In November 2015 I visited Syria together with an International Peace delegation. This was my third visit to Syria in the last three years. As on previous occasions I was moved by the spirit of resilience and courage of the people of Syria.
A three-day landmark U.N. Conference on Disarmament Issues has ended here – one day ahead of the International Day Against Nuclear Tests – stressing the need for ushering in a world free of nuclear weapons, but without a consensus on how to move towards that goal.
Twenty-eight years ago this month, an indigenous woman stood in the plaza in Guatemala City, watching as the presidents of Central America walked out into the street after signing the Peace Accords that would end the civil wars in our region. When I reached her, she took both my hands in hers and said, “Thank you, Mr. President, for my child who is in the mountains fighting, and for the child I carry in my womb.”
Seventy years after the brutal and militarily unwarranted atomic bombings of the Japanese cities of Hiroshima and Nagasaki on Aug. 6 and 9, a nuclear weapons free world is far from within reach.
It’s absolutely necessary
to remember what happened 70 years ago in Hiroshima and Nagasaki, see the movies from then, listen to the survivors, the hibakusa. But it isn’t enough
for us to rid the world of these crimes-against-humanity weapons. And that we must.
The Freedom Charter
, which turned 60 this year, envisaged that a free and democratic South Africa would be guided in its relations with the rest of the African continent and the world by a desire to seek “peace and friendship”.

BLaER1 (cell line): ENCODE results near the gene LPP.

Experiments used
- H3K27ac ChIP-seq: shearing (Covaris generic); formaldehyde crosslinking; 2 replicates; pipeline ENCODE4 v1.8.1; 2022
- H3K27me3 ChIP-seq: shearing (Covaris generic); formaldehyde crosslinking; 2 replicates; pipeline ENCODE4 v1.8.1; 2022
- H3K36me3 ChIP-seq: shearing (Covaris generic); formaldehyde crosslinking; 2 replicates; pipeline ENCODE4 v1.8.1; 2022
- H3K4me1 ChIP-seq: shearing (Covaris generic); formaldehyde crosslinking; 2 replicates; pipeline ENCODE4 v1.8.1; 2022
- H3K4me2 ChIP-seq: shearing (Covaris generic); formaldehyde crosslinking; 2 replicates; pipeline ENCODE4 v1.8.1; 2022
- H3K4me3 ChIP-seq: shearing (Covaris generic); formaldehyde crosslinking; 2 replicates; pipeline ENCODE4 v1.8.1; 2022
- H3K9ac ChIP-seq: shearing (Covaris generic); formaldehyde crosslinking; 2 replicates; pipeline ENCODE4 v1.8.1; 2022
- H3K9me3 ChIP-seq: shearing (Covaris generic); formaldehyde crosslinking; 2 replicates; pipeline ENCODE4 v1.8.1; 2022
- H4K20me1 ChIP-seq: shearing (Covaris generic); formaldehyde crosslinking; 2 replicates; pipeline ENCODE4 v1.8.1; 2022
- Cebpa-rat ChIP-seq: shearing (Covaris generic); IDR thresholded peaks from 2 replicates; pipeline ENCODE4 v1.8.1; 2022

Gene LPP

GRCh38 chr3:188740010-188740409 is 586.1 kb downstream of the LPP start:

The year 2015 marked the 62nd
anniversary of the armistice agreement that ended the Korean War. The temporary ceasefire has never been replaced with a peace treaty and the demilitarised zone (DMZ) continues to divide the country.
The results of the Turkish elections of Jun. 7 have put an end to the suspense that has dominated national politics in the past three months. For the first time in this Asian republic’s history, a Kurdish party has succeeded in being elected to the legislature, with an impressive 15 percent of the seats available.
With terrorism, migrant smuggling and trafficking in cultural property some of the world's most daunting challenges, "the magnitude of the problems we face is such that it is sometimes hard to imagine how any effort can be enough to confront them. But to quote Nelson Mandela, 'It always seems impossible until it is done'. We must keep working together, until it is done."
A decision by the Israel Defence Forces (IDF) to segregate buses in the occupied West Bank has backfired after causing an uproar in Israel’s Knesset, or parliament, and political damage on the international stage.
Events are being organised around the world to celebrate the 70th
anniversary of the founding of the United Nations, but a recent seminar held in the Austrian capital was not held to applaud the body’s past contributions.
In the run-up to the international Conference on Financing for Development from Jul. 13 to 16 in Addis Ababa, Ethiopia, the European Union has called for a “true paradigm shift” in global development cooperation.
Against the backdrop of civil unrest in Baltimore, Maryland, the fourth annual International Jazz Day was celebrated with events around the world and appeals for peace, unity and dialogue.
Pierre Claver Mbonimpa is not permitted to get close to an airport, train station or port without authorisation from a judge. He cannot travel outside of the capital of his native Burundi, Bujumbura. Whenever called upon, he must present himself before judicial authorities.
The international community will have a great opportunity to jointly advance on the world peace agenda when a United Nations working group established to negotiate a draft U.N. resolution on the right to peace meets
from Apr. 20 to 24 in Geneva.